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From Garden to Glass {LOnDOn}

When he was just ten years old, Jameel Lalani was ordering black tea directly from East Africa because he preferred it to the tea available in London. No surprise that today he runs his own tea business, Lalani & Co.

sion-making processes from sourcing and shipping to storing, selling and brewing their leaves. “We work with artisanal, family-run tea gardens to find small-batch teas that are the finest in their region,” says Lalani. “Similar to wine, we consider a garden’s prime seasons; the elevation, varietal, and optimal brewing style; as well as understanding how the flavours of each garden’s teas develop over time.”

Despite London’s historical importance as an international tea-trading hub and its influence on drinking tea as a pastime, growing a loose leaf tea brand in London is no small feat. After all, this is a nation of tea drinkers where the addition of milk and sugar is both acceptable and often a must — the equivalent of nails on a blackboard to a tea purist’s ears. In an attempt to captivate London’s discerning tea drinking audience, Lalani & Co took a different philosophy as a tea merchant. They call it Garden to Glass; an idea that affects their deci-

Only three years old, Lalani & Co’s philosophy of promoting tea education, traceability and provenance is resonating with consumers. Up next, Jaleel is working with restaurants and pairing his carefully cultivated teas with food. Japanese Sencha with goat cheese, anyone? www.lalaniandco.com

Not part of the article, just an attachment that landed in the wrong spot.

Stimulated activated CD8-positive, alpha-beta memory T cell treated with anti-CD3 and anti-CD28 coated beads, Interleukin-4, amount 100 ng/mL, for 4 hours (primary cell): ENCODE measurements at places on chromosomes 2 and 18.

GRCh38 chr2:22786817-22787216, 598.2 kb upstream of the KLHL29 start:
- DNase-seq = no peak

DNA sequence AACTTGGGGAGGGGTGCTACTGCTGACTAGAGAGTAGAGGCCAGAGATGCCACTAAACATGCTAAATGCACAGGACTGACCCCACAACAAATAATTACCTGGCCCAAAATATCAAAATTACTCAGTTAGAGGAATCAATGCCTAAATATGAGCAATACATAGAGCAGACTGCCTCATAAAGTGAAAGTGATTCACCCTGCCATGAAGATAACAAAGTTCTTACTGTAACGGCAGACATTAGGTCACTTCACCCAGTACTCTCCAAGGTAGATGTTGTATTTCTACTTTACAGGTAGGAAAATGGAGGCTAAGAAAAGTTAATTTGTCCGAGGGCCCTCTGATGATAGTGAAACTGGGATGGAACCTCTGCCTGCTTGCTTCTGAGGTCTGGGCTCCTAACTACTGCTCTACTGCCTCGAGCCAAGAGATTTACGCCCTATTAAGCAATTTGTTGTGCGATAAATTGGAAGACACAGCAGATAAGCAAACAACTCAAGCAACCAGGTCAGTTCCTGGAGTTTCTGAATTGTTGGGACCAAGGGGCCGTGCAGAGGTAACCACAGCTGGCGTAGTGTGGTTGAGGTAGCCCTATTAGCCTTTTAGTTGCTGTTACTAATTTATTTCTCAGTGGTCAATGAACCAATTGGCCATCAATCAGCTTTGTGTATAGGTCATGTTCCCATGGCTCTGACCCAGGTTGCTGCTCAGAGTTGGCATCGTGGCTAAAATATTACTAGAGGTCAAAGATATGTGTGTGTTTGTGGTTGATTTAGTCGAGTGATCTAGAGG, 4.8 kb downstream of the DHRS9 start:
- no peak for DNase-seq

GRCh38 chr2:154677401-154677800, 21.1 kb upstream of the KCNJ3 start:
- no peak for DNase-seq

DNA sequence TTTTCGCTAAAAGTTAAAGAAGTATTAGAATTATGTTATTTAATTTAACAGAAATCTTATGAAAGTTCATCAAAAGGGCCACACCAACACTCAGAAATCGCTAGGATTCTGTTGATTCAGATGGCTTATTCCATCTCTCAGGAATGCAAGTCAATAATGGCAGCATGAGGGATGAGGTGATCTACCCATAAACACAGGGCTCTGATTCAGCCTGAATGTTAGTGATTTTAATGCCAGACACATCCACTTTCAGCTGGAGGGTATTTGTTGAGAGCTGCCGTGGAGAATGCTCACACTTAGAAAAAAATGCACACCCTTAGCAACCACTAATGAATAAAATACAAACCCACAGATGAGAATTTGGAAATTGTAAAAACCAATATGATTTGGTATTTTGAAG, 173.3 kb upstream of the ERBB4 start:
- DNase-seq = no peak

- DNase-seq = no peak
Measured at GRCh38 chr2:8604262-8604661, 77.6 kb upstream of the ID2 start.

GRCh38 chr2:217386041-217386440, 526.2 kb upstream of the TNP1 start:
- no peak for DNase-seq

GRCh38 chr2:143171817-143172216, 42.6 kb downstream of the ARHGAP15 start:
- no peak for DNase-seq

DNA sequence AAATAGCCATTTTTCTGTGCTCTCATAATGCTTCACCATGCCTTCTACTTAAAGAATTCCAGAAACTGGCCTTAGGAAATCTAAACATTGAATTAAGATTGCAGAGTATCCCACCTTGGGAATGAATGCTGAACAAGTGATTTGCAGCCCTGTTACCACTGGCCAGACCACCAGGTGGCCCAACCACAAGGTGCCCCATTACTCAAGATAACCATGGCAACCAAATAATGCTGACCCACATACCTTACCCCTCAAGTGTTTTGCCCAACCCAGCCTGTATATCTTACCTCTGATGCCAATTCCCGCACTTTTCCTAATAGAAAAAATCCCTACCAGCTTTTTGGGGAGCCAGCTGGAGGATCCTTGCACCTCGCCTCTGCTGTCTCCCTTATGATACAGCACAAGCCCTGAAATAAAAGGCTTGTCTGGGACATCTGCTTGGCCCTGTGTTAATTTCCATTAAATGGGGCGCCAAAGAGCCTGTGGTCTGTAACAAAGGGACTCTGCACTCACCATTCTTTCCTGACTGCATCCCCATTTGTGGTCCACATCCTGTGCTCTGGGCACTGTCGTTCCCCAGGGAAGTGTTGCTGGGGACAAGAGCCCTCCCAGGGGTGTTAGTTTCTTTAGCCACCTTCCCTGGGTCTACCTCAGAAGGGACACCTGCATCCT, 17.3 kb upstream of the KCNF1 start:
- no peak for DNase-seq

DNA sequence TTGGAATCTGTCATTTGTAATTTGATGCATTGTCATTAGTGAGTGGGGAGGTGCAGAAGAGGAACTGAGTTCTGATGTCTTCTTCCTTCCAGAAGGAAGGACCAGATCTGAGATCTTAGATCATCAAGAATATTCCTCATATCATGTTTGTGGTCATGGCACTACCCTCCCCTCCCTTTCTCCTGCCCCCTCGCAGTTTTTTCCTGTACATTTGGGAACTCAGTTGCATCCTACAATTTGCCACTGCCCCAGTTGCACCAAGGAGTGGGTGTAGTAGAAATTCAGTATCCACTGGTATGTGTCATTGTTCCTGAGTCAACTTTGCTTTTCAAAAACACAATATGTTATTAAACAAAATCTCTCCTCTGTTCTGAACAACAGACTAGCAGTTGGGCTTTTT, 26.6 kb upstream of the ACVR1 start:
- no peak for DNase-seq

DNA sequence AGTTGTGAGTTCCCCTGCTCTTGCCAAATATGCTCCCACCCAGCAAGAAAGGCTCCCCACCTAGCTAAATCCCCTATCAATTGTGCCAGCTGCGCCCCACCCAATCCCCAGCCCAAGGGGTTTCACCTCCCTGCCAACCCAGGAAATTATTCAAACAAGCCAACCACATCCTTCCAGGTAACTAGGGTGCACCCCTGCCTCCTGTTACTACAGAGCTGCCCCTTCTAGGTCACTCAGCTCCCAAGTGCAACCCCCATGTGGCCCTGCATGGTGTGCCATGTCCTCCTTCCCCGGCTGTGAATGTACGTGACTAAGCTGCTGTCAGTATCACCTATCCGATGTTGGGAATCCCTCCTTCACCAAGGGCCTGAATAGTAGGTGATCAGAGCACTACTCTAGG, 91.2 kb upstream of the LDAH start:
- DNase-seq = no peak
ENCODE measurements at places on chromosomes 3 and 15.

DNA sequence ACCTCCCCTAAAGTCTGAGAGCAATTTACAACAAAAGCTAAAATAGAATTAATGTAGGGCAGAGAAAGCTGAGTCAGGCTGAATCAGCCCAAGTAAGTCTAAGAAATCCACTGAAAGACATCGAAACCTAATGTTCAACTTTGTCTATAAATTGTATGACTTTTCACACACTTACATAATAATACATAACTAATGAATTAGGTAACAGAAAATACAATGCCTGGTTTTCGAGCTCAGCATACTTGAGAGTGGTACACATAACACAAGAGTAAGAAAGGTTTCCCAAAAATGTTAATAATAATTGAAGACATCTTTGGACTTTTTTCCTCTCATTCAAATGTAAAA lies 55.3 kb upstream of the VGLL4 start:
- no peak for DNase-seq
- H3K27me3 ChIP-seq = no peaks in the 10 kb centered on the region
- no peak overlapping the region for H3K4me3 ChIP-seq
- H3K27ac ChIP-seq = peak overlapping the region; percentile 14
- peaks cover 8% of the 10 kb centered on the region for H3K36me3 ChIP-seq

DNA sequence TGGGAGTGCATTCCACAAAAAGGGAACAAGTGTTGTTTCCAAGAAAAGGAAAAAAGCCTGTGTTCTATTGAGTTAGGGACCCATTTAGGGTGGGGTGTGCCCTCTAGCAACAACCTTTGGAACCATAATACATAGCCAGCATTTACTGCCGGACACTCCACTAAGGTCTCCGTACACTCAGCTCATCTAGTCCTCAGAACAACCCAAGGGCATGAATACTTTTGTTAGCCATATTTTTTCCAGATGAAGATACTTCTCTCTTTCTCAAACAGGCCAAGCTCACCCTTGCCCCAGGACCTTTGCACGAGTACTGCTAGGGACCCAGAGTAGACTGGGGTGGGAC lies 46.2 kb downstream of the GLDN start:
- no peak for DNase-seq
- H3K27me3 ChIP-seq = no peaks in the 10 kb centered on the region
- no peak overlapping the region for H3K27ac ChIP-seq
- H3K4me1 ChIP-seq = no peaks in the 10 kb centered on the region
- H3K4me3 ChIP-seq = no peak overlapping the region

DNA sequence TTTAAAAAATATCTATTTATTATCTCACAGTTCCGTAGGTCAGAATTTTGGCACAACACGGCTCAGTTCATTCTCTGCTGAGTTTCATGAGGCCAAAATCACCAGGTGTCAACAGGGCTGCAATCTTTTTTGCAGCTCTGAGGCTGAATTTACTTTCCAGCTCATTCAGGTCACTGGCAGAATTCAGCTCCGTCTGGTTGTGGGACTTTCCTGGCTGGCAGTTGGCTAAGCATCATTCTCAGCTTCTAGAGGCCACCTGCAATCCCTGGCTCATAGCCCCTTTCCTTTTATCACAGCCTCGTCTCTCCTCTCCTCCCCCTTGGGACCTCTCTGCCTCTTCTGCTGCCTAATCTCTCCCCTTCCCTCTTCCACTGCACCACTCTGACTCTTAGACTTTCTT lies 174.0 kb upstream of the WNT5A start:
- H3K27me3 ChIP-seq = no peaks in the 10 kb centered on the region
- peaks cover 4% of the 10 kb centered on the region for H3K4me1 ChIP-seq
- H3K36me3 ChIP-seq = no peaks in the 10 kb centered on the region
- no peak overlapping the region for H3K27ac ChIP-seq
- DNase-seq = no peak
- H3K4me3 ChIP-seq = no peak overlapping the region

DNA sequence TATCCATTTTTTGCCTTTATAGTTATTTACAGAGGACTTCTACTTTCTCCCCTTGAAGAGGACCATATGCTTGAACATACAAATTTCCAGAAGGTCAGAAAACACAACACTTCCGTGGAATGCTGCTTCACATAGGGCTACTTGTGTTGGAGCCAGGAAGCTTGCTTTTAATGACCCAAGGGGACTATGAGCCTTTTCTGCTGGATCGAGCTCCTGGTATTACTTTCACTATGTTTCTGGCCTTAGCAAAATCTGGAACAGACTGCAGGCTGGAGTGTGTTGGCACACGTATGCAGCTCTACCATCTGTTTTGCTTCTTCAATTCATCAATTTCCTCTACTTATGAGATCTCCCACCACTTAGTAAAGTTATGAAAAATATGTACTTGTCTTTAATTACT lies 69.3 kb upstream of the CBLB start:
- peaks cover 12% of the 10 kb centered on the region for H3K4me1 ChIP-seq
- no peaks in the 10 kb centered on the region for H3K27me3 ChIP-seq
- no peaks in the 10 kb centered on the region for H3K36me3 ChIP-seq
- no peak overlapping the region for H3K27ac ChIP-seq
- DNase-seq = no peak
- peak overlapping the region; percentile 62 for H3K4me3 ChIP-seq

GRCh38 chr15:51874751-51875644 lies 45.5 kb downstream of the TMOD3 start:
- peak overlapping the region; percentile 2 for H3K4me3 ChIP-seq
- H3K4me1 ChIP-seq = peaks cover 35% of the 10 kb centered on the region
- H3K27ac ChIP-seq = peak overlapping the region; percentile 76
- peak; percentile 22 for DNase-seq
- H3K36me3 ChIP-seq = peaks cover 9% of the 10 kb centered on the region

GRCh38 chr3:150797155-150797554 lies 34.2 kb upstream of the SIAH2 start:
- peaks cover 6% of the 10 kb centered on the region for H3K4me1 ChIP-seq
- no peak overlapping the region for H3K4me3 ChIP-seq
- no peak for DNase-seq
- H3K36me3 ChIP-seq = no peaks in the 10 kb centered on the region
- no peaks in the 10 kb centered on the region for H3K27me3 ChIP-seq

Photo Credit: Lalani & Co.

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S in g apo re bakeS

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t h a n k S to a c onFlu e nc e oF c u lt u reS and inFlu enc e S, Sing a p o r e iS F u l l o F in t e reSt ing Food S and Fl avou rS. t he b akery Sce n e iS n o l e S S div e rSe. meet t wo b akerie S who know a t hing o r t w o a bo u t bu t t e rc r e am.

Carpenter and Cook I

nspired by London’s quaint shops and eclectic neighbourhoods, Cordon Bleu-trained chef Sim Li-Shenn and carpenter Phoebe Teo, together with friend Eunice Yeo, established Carpenter and Cook in June 2012. The quaint vintage café-boutique is a clear reflection of the food and furniture passions of its three owners, where locals pop by to enjoy a nice cup of tea and a slice of cake. Shenn, the baker, works with her team to craft a daily assortment of tarts, cakes and viennoiseries. Phoebe, the carpenter, keeps C&C stocked with vintage conversation pieces sourced from the UK and Europe. Eunice (the “and” of Carpenter and Cook) styles, bakes, and makes things look inviting, while also running an event styling and vintage prop rental company called Heaven in Wild Flowers. The enterprising women of this part-bakery, part-café, part-vintage furniture shop, part-event space and allround warm and inviting environment have recently opened a second location in the centre of the island, which includes a takeaway deli.

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www.carpenterandcook.com

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Song Meets Cake S

inger, stage performer and baker, Juwanda Hassim was searching for the perfect spot to open The Fabulous Baker Boy, a bakery he launched a year and a half ago in Singapore. Juwanda, who has been baking and singing together with his family since he was young, is known for his old fashion cakes (red velvet, salted caramel, apple cider and carrot), tarts and cookies. “Dorie Greenspan, Rose Levy Beranbaum and Pierre Hermes are my (baking) gods� says Hassim. He settled on a space by the Foothills of Fort Canning, a historic public swimming complex that was built by the Singapore City Council in the 1950s and closed in 2003 to be remade into a park for the arts and community.